Home > Music > Autechre – LP5 (1998)

Autechre – LP5 (1998)

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Now this appraisal might become entirely irrelevant and useless if I ever get around to Confield, but at least compared to previous Autechre material, LP5 is “Expert Mode Unlocked” given tangible audible form. At least from an aural perspective it comes off even more abstract and artificial than before, although repeated listening has clued me in to just how much of the band’s previous techniques and arsenal remain. Now, I realize this is a snooty and even elitist way of describing how I’ve engaged with LP5, but bear with me – after all, I might end up reviewing one of Autechre’s earliest albums at some point, and I need an excuse to (most likely inaccurately) work in the phrase “filthy casual”.

For better or worse, there’s a great deal of musical substance on here that I’ve never even considered trying to incorporate into my own work. I guess that sort of makes this album an antithesis of self, just like the last album I wrote about. For one, the emphasis on ‘ambient’, slowly evolving soundscapes that I picked up on from Tri Repetae is still around; I’d go as far as claiming these are even more necessary since consonant phrases are on the decline here. Some of these tracks arguably have pop style hooks; I don’t think it’s the main intent, especially since the sort of modal, more conventionally structured songwriting I’ve heard on previous Autechre albums is hard to find here.  Instead, Autechre seemingly relies more heavily on percussive rhythms this time around, and furthermore does some very strange things with tempo. I kind of want to make a song using the constant BPM change gimmick of “Fold4, Wrap5”, although incorporating such a thing into the sort of music I actually like to write could be … difficult.

If there’s one thing that Autechre definitely does well on LP5, it’s that they nail the ambiences. As I’ve said before, that’s definitely not easy to do, but at it’s best, LP5 has spawned some incredibly vivid mental images in my head. The architecture metaphors people like to throw in when talking about this band are at least apt, although sometimes the slow evolution and attention to transitions does something especially amazing, like briefly turning “Drane2” (arguably the hit single of this album) into the world’s most hellish call center about 2/3rds of its length in. It helps that that track in particular has one of the densest soundscapes; most of the tracks here are a bit sparser and take more time to sink in, but you can still get some sort of storytelling potential out of them.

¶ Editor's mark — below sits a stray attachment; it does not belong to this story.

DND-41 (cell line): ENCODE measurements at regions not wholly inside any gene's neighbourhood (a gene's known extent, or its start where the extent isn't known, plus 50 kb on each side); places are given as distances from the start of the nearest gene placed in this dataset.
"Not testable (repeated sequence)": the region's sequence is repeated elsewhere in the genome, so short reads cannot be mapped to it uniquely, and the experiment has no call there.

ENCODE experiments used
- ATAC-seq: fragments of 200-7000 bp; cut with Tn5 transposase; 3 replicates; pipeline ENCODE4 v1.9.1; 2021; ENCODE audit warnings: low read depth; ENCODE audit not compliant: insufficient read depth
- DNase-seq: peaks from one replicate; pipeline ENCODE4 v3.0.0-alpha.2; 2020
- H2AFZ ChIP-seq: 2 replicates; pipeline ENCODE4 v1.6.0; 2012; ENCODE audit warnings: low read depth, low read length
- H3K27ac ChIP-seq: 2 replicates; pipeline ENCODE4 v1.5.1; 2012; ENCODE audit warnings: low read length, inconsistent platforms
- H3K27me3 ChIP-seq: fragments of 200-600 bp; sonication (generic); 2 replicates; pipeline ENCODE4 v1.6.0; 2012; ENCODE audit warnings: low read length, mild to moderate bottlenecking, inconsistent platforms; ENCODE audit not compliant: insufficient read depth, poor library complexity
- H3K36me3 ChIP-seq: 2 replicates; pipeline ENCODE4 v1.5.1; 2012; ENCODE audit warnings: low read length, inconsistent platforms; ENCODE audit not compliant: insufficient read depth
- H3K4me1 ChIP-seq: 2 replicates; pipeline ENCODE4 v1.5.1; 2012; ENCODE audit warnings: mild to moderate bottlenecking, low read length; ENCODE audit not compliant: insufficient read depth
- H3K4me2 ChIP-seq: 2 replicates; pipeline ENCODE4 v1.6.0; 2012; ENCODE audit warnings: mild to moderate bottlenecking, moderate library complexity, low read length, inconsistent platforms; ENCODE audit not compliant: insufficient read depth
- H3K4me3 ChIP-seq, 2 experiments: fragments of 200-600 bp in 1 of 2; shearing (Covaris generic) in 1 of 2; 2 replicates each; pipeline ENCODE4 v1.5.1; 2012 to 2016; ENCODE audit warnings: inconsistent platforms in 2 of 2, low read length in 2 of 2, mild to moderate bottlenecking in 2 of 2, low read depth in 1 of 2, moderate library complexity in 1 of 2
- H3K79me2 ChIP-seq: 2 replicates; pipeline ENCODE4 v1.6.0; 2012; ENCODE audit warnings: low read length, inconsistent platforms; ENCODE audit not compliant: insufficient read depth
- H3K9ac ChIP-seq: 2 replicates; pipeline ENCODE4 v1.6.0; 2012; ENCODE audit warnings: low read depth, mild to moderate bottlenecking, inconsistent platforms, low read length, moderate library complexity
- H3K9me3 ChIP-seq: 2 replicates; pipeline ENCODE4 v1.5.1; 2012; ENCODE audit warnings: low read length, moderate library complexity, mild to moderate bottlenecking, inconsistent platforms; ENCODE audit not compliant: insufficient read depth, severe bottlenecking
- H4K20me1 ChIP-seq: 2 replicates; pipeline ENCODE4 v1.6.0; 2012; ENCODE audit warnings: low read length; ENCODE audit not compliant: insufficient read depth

To be honest, it didn’t take me as long to value LP5 as highly as I do now; it’s not perfect, and nor is my understanding of it, but the depths that remain are certainly worth plumbing.

Highlights: “777”, “Under Boac”, “Drane2”

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  1. 2016/05/25 at 09:03

    I got into Autechre by listening to their stuff in order (as maybe you’re planning to?) and yes this was my impression as well – like, “whoa, they’ve really jumped off the deep end here”. Little did I know just how deep that pool goes. LP5 is always gonna be a favorite of mine because it does so many neat things without throwing the listener overboard – I think it was “Under Boac”, the track that sounds like a brick going through a washing machine, that really cemented how much I liked these guys. It’s not the best track here but it I loved that they had some mischievousness to them.

    • 2016/05/25 at 18:05

      The order I’ve listened so far is “Tri Repetae” -> “LP5” -> “Incunabula” -> “Chiastic Slide”. I can definitely notice the stylistic differences, although I suspect a lot of the changes I talk about in the review of LP5 happened (at least in part) on Chiastic Slide.

  1. 2016/08/24 at 19:12
  2. 2017/06/06 at 18:59

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